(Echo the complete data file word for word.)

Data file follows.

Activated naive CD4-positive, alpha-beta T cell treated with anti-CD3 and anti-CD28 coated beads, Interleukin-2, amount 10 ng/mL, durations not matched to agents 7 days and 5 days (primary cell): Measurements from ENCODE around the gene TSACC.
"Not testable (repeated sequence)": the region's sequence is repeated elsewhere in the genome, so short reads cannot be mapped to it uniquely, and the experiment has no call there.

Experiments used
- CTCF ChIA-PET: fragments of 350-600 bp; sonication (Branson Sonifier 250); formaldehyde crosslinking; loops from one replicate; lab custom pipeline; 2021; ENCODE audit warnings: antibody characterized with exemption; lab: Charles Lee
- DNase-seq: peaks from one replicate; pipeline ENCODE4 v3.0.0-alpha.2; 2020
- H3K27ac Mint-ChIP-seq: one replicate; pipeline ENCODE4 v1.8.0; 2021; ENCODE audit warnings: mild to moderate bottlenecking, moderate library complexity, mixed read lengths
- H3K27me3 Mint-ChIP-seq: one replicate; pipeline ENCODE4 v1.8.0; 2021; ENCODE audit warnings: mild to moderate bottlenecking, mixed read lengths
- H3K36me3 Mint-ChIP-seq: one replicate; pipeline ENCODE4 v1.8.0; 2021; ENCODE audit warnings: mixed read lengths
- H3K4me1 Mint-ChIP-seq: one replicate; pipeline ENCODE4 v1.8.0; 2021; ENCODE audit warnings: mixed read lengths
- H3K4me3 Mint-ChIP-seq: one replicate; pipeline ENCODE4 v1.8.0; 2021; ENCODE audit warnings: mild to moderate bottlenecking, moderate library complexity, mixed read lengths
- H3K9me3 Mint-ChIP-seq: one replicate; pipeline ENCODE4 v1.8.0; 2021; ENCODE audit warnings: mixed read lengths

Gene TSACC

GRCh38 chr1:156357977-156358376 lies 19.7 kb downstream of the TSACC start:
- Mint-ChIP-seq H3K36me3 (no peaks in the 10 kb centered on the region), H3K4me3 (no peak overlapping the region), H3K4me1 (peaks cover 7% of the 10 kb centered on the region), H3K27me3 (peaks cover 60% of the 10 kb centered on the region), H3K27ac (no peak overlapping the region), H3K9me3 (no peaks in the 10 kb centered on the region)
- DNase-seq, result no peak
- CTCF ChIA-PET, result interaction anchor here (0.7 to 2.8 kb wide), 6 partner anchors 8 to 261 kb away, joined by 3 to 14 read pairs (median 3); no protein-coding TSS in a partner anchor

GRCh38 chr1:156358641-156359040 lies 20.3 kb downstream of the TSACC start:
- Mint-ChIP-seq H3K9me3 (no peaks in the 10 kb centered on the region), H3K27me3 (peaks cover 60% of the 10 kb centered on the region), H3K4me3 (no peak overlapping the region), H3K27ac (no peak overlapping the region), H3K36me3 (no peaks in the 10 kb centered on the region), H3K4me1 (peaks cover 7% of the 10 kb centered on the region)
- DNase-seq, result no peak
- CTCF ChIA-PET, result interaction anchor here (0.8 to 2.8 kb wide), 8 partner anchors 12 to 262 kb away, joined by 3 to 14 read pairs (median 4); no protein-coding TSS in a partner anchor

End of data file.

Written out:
Activated naive CD4-positive, alpha-beta T cell treated with anti-CD3 and anti-CD28 coated beads, Interleukin-2, amount 10 ng/mL, durations not matched to agents 7 days and 5 days (primary cell): Measurements from ENCODE around the gene TSACC.
"Not testable (repeated sequence)": the region's sequence is repeated elsewhere in the genome, so short reads cannot be mapped to it uniquely, and the experiment has no call there.

Experiments used
- CTCF ChIA-PET: fragments of 350-600 bp; sonication (Branson Sonifier 250); formaldehyde crosslinking; loops from one replicate; lab custom pipeline; 2021; ENCODE audit warnings: antibody characterized with exemption; lab: Charles Lee
- DNase-seq: peaks from one replicate; pipeline ENCODE4 v3.0.0-alpha.2; 2020
- H3K27ac Mint-ChIP-seq: one replicate; pipeline ENCODE4 v1.8.0; 2021; ENCODE audit warnings: mild to moderate bottlenecking, moderate library complexity, mixed read lengths
- H3K27me3 Mint-ChIP-seq: one replicate; pipeline ENCODE4 v1.8.0; 2021; ENCODE audit warnings: mild to moderate bottlenecking, mixed read lengths
- H3K36me3 Mint-ChIP-seq: one replicate; pipeline ENCODE4 v1.8.0; 2021; ENCODE audit warnings: mixed read lengths
- H3K4me1 Mint-ChIP-seq: one replicate; pipeline ENCODE4 v1.8.0; 2021; ENCODE audit warnings: mixed read lengths
- H3K4me3 Mint-ChIP-seq: one replicate; pipeline ENCODE4 v1.8.0; 2021; ENCODE audit warnings: mild to moderate bottlenecking, moderate library complexity, mixed read lengths
- H3K9me3 Mint-ChIP-seq: one replicate; pipeline ENCODE4 v1.8.0; 2021; ENCODE audit warnings: mixed read lengths

Gene TSACC

GRCh38 chr1:156357977-156358376 lies 19.7 kb downstream of the TSACC start:
- Mint-ChIP-seq H3K36me3 (no peaks in the 10 kb centered on the region), H3K4me3 (no peak overlapping the region), H3K4me1 (peaks cover 7% of the 10 kb centered on the region), H3K27me3 (peaks cover 60% of the 10 kb centered on the region), H3K27ac (no peak overlapping the region), H3K9me3 (no peaks in the 10 kb centered on the region)
- DNase-seq, result no peak
- CTCF ChIA-PET, result interaction anchor here (0.7 to 2.8 kb wide), 6 partner anchors 8 to 261 kb away, joined by 3 to 14 read pairs (median 3); no protein-coding TSS in a partner anchor

GRCh38 chr1:156358641-156359040 lies 20.3 kb downstream of the TSACC start:
- Mint-ChIP-seq H3K9me3 (no peaks in the 10 kb centered on the region), H3K27me3 (peaks cover 60% of the 10 kb centered on the region), H3K4me3 (no peak overlapping the region), H3K27ac (no peak overlapping the region), H3K36me3 (no peaks in the 10 kb centered on the region), H3K4me1 (peaks cover 7% of the 10 kb centered on the region)
- DNase-seq, result no peak
- CTCF ChIA-PET, result interaction anchor here (0.8 to 2.8 kb wide), 8 partner anchors 12 to 262 kb away, joined by 3 to 14 read pairs (median 4); no protein-coding TSS in a partner anchor